Tait, Archibald Campbell
Archibald Campbell Tait, 1811–82, British churchman, archbishop of Canterbury, b. Edinburgh. He grew up a Presbyterian, but he early decided to enter the ministry of the Church of England. In 1834 he was elected a fellow of Balliol College, Oxford; in 1836 he was ordained an Anglican priest. The Oxford movement never won his favor, and when Tract 90 appeared (1841) he was one of the
who issued a formal protest. Tait succeeded Thomas Arnold as headmaster at Rugby in 1842. He became dean of Carlisle (1849), then bishop of London (1856), where his open-air preaching increased his fame. In 1868 he was named archbishop of Canterbury. He sympathized with Broad Church views, although he joined in the censure of Essays and Reviews (1860). An antiritualist, he was one of the creators of the Public Worship Regulation Act (1874), but its final form was more severe than he intended.
See biography by R. T. Davidson and D. Benham (2 vol., 1891); study by P. T. Marsh (1969).
"Tait, Archibald Campbell." The Columbia Encyclopedia, 6th ed.. . Encyclopedia.com. (August 17, 2017). http://www.encyclopedia.com/reference/encyclopedias-almanacs-transcripts-and-maps/tait-archibald-campbell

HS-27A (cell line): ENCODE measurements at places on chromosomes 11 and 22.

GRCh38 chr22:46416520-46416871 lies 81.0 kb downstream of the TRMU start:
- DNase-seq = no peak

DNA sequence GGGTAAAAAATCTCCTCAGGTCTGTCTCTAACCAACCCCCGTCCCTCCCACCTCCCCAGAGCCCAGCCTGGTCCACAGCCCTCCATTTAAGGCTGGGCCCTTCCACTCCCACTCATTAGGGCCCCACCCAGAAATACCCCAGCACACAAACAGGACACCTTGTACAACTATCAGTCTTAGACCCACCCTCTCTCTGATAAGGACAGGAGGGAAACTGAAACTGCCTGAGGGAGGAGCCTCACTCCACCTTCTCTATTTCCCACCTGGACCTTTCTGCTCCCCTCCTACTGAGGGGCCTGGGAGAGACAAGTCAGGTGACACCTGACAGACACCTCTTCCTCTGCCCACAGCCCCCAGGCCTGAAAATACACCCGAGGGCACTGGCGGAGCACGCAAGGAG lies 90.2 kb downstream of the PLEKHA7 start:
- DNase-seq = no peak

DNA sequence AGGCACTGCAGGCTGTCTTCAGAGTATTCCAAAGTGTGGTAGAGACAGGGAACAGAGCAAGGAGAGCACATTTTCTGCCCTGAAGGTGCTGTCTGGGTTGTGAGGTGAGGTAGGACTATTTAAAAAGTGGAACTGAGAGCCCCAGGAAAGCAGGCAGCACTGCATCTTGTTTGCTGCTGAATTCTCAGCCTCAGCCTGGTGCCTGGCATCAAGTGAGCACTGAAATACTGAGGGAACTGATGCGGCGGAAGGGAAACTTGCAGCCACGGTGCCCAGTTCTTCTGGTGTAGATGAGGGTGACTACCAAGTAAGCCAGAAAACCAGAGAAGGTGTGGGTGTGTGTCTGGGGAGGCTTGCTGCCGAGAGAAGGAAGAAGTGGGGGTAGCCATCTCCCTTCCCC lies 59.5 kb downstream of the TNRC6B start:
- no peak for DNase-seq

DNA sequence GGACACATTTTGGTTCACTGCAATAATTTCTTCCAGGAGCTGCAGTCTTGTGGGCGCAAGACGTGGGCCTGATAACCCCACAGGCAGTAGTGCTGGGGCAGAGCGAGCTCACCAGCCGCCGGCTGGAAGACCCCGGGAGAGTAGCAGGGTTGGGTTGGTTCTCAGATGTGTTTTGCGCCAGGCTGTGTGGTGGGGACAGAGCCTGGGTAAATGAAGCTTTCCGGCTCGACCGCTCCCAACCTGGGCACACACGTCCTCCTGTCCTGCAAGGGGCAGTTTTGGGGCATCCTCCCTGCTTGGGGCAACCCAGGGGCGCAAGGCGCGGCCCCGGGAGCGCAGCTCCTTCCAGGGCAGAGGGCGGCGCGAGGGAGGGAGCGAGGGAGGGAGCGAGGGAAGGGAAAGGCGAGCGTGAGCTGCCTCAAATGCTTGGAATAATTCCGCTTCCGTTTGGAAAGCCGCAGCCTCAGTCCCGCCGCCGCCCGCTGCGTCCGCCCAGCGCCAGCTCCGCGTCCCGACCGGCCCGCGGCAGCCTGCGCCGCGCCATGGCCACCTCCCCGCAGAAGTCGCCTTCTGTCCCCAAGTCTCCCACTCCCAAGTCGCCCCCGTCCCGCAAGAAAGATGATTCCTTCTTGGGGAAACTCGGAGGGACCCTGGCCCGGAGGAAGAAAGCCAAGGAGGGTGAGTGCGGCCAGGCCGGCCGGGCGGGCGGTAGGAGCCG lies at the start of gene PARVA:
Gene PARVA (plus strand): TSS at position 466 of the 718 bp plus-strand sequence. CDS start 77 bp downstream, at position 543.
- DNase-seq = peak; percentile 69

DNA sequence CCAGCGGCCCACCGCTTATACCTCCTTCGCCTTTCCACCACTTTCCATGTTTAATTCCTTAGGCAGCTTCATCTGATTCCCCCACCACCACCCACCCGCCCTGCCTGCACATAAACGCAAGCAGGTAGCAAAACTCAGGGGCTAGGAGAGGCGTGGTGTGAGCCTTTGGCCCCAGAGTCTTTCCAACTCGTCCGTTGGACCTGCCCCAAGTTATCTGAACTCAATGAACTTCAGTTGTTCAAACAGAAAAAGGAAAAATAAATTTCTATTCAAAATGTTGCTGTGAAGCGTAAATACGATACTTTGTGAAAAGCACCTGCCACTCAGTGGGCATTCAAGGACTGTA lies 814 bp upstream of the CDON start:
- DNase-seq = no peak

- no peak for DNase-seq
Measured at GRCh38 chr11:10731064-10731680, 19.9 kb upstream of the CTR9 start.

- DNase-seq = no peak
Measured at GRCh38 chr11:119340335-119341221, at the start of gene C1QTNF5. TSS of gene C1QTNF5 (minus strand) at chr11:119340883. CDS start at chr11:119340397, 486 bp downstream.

"Tait, Archibald Campbell." The Columbia Encyclopedia, 6th ed.. . Retrieved August 17, 2017 from Encyclopedia.com: http://www.encyclopedia.com/reference/encyclopedias-almanacs-transcripts-and-maps/tait-archibald-campbell
Encyclopedia.com gives you the ability to cite reference entries and articles according to common styles from the Modern Language Association (MLA), The Chicago Manual of Style, and the American Psychological Association (APA).
Within the “Cite this article” tool, pick a style to see how all available information looks when formatted according to that style. Then, copy and paste the text into your bibliography or works cited list.
Because each style has its own formatting nuances that evolve over time and not all information is available for every reference entry or article, Encyclopedia.com cannot guarantee each citation it generates. Therefore, it’s best to use Encyclopedia.com citations as a starting point before checking the style against your school or publication’s requirements and the most-recent information available at these sites:
Modern Language Association
The Chicago Manual of Style
American Psychological Association
- Most online reference entries and articles do not have page numbers. Therefore, that information is unavailable for most Encyclopedia.com content. However, the date of retrieval is often important. Refer to each style’s convention regarding the best way to format page numbers and retrieval dates.
- In addition to the MLA, Chicago, and APA styles, your school, university, publication, or institution may have its own requirements for citations. Therefore, be sure to refer to those guidelines when editing your bibliography or works cited list.